Impact – Teenagers in villages had nowhere to go after schools. They didn’t feel the need to do something productive in their leisure time. After their introduction to Shikshalaya, they understood the actual benefits for learning for themselves. They explored and self-learnt computer operations. They interacted with each other, bonded over common problems and figured out ways out of it. The girls who would remain indoors post school, now had a space to vent out their frustration and discover their rights.
- Agrini Public School
After 3 years of groundwork and experimenting with low cost education, Agrini’s team was now ready to build its own school. The school is very different from regular schools.
- Parents, students and teachers together take decisions on financial and operational issues.
- Traditional local art and dance forms are not just learnt by students but they also perform this art in public places to create social awareness.
- Project Based Learning is being followed and innovated on everyday at the school.
- Neighbouring Govt schools are also often part of workshops and teacher trainings organised at Agrini Public School.
The school does not want to just remain as a model rural school but also establish itself as an innovation and research space for people working in the education sector.
There is a huge involvement of community and local people in all the interventions of Agrini. The teachers at the Agrini Public School are from Kurai and nearby villages. For many of them it is their first job and hence the energy and willingness to learn is high. The staff has grown along with the school and us. Every year, we together think of something new and thus the staff has become more innovative and enterprising.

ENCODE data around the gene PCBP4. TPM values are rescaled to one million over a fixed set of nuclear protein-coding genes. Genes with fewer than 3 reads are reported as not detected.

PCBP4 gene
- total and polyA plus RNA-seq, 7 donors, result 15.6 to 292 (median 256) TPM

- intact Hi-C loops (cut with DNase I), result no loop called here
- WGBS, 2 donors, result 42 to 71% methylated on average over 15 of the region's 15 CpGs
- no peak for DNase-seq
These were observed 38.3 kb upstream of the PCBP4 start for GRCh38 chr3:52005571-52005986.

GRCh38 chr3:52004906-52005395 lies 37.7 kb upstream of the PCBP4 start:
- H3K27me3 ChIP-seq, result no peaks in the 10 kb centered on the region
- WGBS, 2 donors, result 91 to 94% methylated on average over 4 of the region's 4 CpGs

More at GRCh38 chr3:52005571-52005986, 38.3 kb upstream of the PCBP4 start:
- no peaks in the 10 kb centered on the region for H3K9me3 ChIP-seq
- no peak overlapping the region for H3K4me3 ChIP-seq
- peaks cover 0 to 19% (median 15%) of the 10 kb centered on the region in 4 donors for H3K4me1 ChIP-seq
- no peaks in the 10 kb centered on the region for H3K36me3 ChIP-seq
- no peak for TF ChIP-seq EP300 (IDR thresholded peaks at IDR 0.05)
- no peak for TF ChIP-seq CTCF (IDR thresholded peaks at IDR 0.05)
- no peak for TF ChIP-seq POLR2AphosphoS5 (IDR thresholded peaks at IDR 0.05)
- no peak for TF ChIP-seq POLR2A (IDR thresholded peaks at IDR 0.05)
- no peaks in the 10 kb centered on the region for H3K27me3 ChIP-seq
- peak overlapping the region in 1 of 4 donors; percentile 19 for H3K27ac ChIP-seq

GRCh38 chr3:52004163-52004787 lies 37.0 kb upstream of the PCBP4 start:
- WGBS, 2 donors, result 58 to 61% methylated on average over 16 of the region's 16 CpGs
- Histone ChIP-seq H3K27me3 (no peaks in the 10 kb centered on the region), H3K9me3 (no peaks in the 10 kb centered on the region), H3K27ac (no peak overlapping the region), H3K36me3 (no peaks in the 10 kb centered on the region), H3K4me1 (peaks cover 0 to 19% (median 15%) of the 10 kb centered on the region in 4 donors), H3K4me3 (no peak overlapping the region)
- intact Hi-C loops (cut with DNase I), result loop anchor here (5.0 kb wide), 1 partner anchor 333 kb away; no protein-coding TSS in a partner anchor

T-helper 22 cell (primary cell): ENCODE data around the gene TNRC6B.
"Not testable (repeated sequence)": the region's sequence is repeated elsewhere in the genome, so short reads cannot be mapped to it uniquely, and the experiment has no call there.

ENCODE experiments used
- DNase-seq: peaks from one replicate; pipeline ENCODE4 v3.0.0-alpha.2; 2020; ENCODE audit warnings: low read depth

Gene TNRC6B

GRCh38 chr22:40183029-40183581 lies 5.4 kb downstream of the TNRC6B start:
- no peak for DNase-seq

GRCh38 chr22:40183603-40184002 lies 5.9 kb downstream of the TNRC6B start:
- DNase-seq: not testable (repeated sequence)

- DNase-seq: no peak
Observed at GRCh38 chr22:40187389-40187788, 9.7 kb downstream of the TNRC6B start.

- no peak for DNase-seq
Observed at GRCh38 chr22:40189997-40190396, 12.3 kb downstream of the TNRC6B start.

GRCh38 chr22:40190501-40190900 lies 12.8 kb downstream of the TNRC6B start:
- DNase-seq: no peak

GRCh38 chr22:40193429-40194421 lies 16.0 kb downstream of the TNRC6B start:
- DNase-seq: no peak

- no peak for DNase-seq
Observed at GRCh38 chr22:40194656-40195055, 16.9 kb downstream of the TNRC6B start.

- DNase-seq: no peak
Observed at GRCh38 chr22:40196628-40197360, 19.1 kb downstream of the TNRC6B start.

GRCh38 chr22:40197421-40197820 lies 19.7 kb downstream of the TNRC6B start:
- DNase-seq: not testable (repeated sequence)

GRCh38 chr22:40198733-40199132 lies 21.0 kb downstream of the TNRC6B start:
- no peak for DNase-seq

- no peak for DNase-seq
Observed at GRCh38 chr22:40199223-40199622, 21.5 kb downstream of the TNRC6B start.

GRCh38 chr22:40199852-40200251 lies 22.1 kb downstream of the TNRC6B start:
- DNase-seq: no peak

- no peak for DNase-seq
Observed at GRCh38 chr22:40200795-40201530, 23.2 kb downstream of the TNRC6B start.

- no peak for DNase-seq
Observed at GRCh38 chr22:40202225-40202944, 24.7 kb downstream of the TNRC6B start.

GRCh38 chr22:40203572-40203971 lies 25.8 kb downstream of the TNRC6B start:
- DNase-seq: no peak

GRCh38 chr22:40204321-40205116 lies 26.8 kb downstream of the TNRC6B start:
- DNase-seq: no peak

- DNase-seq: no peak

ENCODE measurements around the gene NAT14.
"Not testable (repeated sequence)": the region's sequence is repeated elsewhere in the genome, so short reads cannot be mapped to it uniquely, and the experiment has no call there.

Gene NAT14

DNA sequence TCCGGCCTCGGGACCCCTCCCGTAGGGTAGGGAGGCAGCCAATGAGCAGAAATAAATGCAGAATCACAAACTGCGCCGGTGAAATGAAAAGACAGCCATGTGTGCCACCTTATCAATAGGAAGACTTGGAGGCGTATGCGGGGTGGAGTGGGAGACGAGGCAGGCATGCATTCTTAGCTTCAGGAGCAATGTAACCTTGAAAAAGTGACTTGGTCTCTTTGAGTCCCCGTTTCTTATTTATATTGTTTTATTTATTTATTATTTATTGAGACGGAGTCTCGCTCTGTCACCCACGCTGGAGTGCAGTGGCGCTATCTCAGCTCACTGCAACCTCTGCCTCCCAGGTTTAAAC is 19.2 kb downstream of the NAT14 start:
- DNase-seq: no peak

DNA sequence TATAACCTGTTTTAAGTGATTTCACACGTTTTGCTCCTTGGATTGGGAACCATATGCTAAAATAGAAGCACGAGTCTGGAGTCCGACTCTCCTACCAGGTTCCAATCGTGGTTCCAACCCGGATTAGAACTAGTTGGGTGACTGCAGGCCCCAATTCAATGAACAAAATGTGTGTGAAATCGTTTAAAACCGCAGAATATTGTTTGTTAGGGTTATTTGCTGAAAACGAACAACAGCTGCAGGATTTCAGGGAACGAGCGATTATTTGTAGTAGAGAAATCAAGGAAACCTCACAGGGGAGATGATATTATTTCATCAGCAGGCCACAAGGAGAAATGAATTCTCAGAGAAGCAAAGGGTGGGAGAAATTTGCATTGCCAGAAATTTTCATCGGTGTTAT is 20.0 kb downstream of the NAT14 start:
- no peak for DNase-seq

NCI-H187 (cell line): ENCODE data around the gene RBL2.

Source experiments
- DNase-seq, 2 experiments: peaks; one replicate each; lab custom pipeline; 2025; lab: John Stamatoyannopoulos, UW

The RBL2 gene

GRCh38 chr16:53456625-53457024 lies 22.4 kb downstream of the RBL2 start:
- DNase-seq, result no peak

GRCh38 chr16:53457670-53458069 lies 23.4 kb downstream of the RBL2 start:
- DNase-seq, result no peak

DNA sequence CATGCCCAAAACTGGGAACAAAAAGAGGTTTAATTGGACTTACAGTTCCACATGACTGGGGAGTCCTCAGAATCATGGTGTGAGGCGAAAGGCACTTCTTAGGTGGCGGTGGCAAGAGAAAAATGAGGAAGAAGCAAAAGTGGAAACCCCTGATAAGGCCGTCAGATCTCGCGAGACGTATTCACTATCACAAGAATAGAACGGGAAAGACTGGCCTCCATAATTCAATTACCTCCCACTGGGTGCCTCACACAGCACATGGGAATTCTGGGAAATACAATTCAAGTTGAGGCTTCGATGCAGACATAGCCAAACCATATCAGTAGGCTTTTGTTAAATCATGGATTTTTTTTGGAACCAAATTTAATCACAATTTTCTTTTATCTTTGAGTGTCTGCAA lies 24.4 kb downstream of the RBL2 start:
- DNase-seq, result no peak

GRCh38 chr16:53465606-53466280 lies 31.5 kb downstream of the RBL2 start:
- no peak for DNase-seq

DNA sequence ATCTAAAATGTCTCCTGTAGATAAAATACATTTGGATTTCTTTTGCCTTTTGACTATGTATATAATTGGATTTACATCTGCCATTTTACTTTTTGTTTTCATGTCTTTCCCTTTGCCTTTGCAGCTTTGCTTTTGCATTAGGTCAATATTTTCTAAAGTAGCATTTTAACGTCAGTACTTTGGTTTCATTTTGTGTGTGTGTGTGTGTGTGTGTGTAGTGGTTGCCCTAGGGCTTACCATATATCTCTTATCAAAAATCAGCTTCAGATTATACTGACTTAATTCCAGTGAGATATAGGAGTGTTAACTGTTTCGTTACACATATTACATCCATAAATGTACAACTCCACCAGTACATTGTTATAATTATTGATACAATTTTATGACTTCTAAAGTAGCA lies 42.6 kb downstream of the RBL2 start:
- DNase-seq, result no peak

Shikshalaya opened new frontiers for leisurely youth like never before in the village. The women have become much more confident and aware of their rights.
The growth of Agrini’s efforts are best seen in the children of Agrini Public School. Their minds have swiftly welcomed innovative learning over rote learning. Children belonging to the rural areas, who were low on confidence can now speak up in a changed urban setting also and perform on stage fluently. The most radiant example was their performance of Gedi – tribal bamboo dance in Bhopal’s largest mall, D. B. Mall.
Through Agrini’s various educational interventions, 20,000 children have directly benefitted, in the last 7 years. Apart from children, around 200 teachers have engaged with Agrini for their personal and professional development. Through its innovations, Agrini wishes to strengthen the country’s public education system and influence educational policy makers, private schools and the larger community into understanding that expensive education is not necessarily good education. In the long run, this idea would help children explore their dreams, loosen up peer and parental pressure of studying over-hyped subjects and most importantly create an independent sense of learning from self and surroundings. Gourav believes that it is only when you invest your life into learning, you will learn how to live it.